Bilal Interview \\ “I’ve never conformed. My whole shit is to do what I feel.”
Sought after singer Bilal spoke to Thomas Rees about sleeping under Questlove’s dining room table, working with J Dilla and Kendrick Lamar and speaking truth to power.
“This is one of them songs that make me spill out all my guts,” sings Bilal Oliver, as the cosy opening chords of Sometimes are drowned out by cheers of recognition. Over the next few minutes he makes good on his promise, recasting the soulful hit as an emotional rollercoaster that peaks with impassioned gospel testifying, and even injecting a little humour, losing his cool on the line “I wish these eyes wasn’t so red” and giggling the final few words. The crowd at London’s Jazz Cafe love him for it.
Ever since the release of his debut album, 1st Born Second in 2001, Bilal has been known for his freewheeling, richly expressive performances. Along with his enviable technique and deep musical understanding they have made him one of the most sought after vocalists of the last two decades. His list of collaborators reads like a who’s who of R&B, hip hop and jazz.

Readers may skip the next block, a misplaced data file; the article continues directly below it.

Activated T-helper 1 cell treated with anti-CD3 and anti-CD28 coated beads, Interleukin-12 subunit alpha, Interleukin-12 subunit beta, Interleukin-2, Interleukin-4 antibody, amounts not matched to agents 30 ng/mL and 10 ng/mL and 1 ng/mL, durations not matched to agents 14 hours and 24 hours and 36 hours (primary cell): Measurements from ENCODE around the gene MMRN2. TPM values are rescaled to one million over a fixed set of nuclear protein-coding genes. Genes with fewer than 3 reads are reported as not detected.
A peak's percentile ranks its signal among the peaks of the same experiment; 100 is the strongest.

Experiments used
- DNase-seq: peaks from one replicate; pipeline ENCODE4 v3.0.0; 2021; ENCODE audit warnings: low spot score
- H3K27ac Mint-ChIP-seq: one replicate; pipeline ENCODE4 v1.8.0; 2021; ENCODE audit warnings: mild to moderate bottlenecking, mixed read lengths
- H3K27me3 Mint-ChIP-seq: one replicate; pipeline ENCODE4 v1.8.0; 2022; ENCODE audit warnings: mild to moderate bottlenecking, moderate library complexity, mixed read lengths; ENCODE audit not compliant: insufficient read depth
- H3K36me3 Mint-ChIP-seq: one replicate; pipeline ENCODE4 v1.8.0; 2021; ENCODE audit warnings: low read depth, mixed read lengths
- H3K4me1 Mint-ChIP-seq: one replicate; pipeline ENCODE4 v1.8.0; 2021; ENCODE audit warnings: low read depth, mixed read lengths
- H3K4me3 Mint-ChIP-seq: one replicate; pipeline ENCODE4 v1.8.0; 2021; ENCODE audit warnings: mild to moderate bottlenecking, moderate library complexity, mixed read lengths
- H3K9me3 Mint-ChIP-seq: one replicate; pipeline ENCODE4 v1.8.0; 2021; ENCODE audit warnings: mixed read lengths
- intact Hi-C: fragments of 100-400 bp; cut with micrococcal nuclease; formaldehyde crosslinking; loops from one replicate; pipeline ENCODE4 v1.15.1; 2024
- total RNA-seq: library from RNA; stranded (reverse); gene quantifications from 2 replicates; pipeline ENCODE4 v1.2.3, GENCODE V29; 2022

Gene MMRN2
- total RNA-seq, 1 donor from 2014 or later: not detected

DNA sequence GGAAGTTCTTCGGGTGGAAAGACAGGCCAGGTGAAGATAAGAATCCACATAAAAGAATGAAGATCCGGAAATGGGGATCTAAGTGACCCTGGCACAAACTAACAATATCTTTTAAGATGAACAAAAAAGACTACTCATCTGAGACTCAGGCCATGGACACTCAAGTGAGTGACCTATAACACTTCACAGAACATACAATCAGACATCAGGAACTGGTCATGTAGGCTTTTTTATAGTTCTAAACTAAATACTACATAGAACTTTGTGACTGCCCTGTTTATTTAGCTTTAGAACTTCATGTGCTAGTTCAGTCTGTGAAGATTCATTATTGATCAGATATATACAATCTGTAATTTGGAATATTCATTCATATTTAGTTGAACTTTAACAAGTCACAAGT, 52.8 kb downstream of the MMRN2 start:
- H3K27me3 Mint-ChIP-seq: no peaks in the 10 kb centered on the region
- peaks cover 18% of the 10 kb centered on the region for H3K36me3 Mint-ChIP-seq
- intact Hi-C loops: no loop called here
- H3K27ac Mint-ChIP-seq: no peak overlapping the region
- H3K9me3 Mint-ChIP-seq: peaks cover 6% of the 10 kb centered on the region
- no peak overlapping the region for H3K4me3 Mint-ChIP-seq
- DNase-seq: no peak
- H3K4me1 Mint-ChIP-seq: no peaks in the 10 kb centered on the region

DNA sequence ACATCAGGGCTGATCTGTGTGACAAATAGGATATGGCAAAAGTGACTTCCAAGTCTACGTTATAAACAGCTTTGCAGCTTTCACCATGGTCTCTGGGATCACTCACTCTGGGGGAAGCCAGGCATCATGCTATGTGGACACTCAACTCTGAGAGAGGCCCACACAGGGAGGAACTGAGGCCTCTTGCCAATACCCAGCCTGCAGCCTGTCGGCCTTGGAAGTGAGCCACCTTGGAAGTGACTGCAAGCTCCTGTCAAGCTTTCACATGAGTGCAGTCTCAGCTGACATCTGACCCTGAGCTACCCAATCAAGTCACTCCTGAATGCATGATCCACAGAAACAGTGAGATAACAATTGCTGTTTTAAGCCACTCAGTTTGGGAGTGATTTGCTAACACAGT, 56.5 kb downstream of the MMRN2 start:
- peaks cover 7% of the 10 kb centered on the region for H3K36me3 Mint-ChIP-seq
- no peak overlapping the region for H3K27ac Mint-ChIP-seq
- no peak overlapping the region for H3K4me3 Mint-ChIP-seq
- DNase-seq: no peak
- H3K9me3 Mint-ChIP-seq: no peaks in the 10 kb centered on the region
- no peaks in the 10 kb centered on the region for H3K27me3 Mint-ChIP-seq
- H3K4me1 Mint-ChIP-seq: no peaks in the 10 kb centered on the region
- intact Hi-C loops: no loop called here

In person, Bilal is every bit the eccentric vocal genius he plays on stage. I find him hanging out in the green room with his rhythm section before the gig, punctuating anecdotes with peals of hysterical laughter and toying with a lighter, holding the flame to a nub of palo santo that fills the room with tendrils of fragrant smoke. He wears a red beanie, short lilac jeans and a black cardigan covered in runic smudges of gold. Together with his sleeve of bracelets and tattoos and the massive chunk of crystal that hangs around his neck, his look is somewhere between Sun Ra acolyte, Brooklyn hipster and Indian Guru.